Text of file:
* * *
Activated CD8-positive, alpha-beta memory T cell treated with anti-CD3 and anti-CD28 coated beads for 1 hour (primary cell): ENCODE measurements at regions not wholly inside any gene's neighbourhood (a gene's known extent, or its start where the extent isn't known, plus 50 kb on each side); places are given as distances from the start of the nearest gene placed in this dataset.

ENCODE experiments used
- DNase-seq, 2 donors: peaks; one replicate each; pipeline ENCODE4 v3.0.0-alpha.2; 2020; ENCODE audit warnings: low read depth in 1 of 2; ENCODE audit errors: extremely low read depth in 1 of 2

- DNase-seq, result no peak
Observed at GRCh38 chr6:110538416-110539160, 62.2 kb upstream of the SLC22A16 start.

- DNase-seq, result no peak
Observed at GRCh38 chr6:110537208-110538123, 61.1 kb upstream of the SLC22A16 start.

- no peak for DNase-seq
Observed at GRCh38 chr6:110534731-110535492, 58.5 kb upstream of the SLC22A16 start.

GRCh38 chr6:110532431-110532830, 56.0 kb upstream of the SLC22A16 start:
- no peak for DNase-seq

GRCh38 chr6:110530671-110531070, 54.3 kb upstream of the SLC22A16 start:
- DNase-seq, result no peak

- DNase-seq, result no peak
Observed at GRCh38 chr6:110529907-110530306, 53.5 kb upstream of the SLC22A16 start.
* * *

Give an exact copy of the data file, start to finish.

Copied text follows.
Activated CD8-positive, alpha-beta memory T cell treated with anti-CD3 and anti-CD28 coated beads for 1 hour (primary cell): ENCODE measurements at regions not wholly inside any gene's neighbourhood (a gene's known extent, or its start where the extent isn't known, plus 50 kb on each side); places are given as distances from the start of the nearest gene placed in this dataset.

ENCODE experiments used
- DNase-seq, 2 donors: peaks; one replicate each; pipeline ENCODE4 v3.0.0-alpha.2; 2020; ENCODE audit warnings: low read depth in 1 of 2; ENCODE audit errors: extremely low read depth in 1 of 2

- DNase-seq, result no peak
Observed at GRCh38 chr6:110538416-110539160, 62.2 kb upstream of the SLC22A16 start.

- DNase-seq, result no peak
Observed at GRCh38 chr6:110537208-110538123, 61.1 kb upstream of the SLC22A16 start.

- no peak for DNase-seq
Observed at GRCh38 chr6:110534731-110535492, 58.5 kb upstream of the SLC22A16 start.

GRCh38 chr6:110532431-110532830, 56.0 kb upstream of the SLC22A16 start:
- no peak for DNase-seq

GRCh38 chr6:110530671-110531070, 54.3 kb upstream of the SLC22A16 start:
- DNase-seq, result no peak

- DNase-seq, result no peak
Observed at GRCh38 chr6:110529907-110530306, 53.5 kb upstream of the SLC22A16 start.